• (cricket) A graphical representation of the total runs scored in an innings.
  • Anything helical, especially the thread of a screw.
  • * Moxon
  • The threads of screws, when bigger than can be made in screw plates, are called worms .
  • # A spiral instrument or screw, often like a double corkscrew, used for drawing balls from firearms.
  • # (anatomy) A muscular band in the tongue of some animals, such as dogs; the lytta.
  • # The condensing tube of a still, often curved and wound to save space.
  • # A short revolving screw whose threads drive, or are driven by, a worm wheel or rack by gearing into its teeth.
  • (archaic) A dragon or mythological serpent.
  • (obsolete) Any creeping or crawling animal, such as a snake, snail, or caterpillar.
  • * Tyndale (Acts xxviii. 3, 4)
  • There came a viper out of the heat, and leapt on his hand. When the men of the country saw the worm hang on his hand, they said, This man must needs be a murderer.
  • * Shakespeare
  • 'Tis slander, / Whose edge is sharper than the sword, whose tongue / Outvenoms all the worms of Nile.
  • * Longfellow
  • When Cerberus perceived us, the great worm , / His mouth he opened and displayed his tusks.
  • An internal tormentor; something that gnaws or afflicts one's mind with remorse.
  • Richard III ,
  • (math) A strip of linked tiles sharing parallel edges in a tiling.
  • Verb

    (en verb)
  • (label) To make (one's way) with a crawling motion.
  • :
  • To work one's way by artful or devious means.
  • *(George Herbert) (1593-1633)
  • *:When debates and fretting jealousy / Did worm and work within you more and more, / Your colour faded.
  • To work (one's way or oneself) (into) gradually or slowly; to insinuate.
  • :
  • To effect, remove, drive, draw, or the like, by slow and secret means; often followed by out .
  • *(Jonathan Swift) (1667–1745)
  • *:They find themselves wormed out of all power.
  • To "worm out of", to "drag out of" (often: "drag every word out of someone"), to get information that someone is reluctant or unwilling to give (through artful or devious means or by pleading or asking repeatedly). Often combined with expressions such as "It's like pulling teeth" or "It's like getting blood out of a stone".
  • *(Charles Dickens) (1812-1870)
  • *:Theywormed things out of me that I had no desire to tell.
  • *
  • *:He nodded. "Mum's the word, Mrs. Bunting! It'll all be in the last editions of the evening newspapers—it can't be kep' out. There'd be too much of a row if twas!" ¶ "Are you going off to that public-house now?" she asked. ¶ "I've got a awk'ard job—to try and worm something out of the barmaid."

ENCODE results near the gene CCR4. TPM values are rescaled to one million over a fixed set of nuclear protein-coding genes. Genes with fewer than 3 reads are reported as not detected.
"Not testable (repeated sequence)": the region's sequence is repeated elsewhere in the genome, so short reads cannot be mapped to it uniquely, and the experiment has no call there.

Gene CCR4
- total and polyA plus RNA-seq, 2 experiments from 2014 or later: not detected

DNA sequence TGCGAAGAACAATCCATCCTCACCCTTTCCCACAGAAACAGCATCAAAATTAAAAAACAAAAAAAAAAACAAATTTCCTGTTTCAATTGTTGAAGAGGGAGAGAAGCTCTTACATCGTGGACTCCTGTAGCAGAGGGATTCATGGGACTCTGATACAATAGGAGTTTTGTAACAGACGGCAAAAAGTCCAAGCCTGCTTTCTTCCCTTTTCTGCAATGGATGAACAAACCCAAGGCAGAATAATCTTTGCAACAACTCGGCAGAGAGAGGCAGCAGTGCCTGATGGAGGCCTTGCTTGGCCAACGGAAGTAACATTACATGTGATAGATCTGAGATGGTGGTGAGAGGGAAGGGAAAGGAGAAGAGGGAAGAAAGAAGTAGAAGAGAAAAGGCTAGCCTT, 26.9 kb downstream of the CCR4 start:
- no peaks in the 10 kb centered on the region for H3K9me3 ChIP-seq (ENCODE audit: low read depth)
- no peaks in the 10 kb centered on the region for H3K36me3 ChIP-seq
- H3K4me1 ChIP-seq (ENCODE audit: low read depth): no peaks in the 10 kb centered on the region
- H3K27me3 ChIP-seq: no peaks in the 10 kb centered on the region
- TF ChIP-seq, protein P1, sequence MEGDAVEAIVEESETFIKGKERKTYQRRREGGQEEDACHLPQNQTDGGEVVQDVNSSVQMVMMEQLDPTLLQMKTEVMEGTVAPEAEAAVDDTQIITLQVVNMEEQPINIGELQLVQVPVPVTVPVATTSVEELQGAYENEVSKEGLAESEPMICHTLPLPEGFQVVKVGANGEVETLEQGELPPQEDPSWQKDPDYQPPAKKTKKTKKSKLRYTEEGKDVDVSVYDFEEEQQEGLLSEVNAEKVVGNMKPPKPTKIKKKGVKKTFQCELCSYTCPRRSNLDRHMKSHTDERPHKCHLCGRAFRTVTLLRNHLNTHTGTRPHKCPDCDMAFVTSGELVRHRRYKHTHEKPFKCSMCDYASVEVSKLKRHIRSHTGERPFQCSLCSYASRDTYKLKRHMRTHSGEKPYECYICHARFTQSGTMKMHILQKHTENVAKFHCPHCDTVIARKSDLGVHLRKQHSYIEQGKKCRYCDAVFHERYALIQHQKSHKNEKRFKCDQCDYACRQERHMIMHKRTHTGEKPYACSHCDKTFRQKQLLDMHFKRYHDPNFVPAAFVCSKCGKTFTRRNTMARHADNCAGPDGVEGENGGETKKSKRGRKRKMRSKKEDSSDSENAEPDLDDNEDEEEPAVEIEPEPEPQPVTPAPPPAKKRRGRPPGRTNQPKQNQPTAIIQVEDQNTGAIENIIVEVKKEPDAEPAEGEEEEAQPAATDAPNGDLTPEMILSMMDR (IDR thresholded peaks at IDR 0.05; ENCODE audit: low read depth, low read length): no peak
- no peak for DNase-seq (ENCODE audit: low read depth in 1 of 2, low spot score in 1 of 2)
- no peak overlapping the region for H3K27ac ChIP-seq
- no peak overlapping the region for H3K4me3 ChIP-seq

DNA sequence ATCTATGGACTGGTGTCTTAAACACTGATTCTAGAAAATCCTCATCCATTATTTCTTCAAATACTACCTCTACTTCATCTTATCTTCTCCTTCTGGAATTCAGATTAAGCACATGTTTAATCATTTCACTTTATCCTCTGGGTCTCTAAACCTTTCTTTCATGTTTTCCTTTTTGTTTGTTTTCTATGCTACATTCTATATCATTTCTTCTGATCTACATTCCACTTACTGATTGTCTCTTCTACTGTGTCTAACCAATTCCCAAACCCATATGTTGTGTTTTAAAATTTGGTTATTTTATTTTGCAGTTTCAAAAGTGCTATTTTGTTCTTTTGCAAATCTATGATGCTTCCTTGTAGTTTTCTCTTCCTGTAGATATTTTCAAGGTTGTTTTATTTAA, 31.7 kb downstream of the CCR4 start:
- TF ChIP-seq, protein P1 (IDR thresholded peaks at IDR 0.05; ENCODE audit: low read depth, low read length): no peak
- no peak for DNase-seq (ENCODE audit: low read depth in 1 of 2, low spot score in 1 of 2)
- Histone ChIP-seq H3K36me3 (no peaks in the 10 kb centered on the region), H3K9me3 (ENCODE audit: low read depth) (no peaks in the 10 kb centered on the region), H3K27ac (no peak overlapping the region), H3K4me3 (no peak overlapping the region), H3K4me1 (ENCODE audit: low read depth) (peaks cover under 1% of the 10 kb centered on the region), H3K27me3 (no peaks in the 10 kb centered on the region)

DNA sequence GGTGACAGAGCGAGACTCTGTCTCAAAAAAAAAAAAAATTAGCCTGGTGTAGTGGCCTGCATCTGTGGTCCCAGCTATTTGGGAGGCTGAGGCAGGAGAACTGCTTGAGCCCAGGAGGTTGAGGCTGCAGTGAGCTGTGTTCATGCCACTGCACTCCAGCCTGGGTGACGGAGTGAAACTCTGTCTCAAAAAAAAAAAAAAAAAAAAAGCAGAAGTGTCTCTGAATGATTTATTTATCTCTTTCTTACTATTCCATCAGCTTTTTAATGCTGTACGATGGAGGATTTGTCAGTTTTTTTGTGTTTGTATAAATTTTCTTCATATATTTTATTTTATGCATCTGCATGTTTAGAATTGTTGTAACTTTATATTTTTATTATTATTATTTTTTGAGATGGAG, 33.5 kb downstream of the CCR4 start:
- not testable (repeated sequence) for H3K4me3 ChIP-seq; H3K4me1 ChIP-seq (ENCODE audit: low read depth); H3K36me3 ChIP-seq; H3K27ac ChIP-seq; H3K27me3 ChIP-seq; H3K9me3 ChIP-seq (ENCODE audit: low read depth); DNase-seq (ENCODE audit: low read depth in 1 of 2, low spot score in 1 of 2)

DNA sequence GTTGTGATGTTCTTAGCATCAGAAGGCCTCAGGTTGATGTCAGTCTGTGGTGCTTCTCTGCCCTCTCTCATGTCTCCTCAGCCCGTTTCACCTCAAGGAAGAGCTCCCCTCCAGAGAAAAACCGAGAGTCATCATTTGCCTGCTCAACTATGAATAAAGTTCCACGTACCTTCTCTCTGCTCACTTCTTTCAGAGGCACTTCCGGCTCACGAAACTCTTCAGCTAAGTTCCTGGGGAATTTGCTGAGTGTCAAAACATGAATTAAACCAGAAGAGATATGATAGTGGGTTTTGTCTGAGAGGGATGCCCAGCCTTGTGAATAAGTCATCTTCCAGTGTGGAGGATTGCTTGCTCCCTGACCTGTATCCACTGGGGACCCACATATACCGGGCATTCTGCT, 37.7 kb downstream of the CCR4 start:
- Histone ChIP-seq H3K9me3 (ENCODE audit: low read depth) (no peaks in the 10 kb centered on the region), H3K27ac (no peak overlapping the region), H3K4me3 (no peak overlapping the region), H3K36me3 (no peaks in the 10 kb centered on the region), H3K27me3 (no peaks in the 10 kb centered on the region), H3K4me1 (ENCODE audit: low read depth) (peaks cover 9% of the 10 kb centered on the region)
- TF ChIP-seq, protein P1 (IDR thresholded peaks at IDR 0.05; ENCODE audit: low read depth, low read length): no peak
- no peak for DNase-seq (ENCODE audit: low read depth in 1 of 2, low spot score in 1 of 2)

• To fill in the contlines of a rope before parcelling and serving.
  • :
  • *1841 , Benjamin J. Totten], [ Naval Text-Book :
  • *:Ropesare generally wormed before they are served.
  • (label) To deworm an animal.
  • (label) To move with one's body dragging the ground.
  • *1919 , , How animals talk: and other pleasant studies of birds and beast?
  • *:Inch by inch I wormed along the secret passageway, flat to the ground, not once raising my head, hardly daring to pull a full breath.
  • (label) To cut the worm, or lytta, from under the tongue of (a dog, etc.) for the purpose of checking a disposition to gnaw, and formerly supposed to guard against canine madness.
  • *Sir (Walter Scott) (1771-1832)
  • *:The men assisted the laird in his sporting parties, wormed his dogs, and cut the ears of his terrier puppies.
  • (label) To clean by means of a worm; to draw a wad or cartridge from, as a firearm.
  • Derived terms

    * blindworm * bollworm * bookworm * cutworm * the early bird catches the worm * earthworm * fishing worm * flatworm * glowworm * hornworm * lugworm * penis worm * ringworm * silkworm * slowworm * tapeworm * woodworm * the worm has turned * wormhole * worm lizard * worm’s-eye view]], [[worm's eye view, worm’s eye view * wormwood * wormy

    See also

    * caterpillar * grub * lumbricine * maggot * Trojan horse * vermian * vermiform * virus


    * [] The Free Dictionary , Farlex Inc., 2010. ----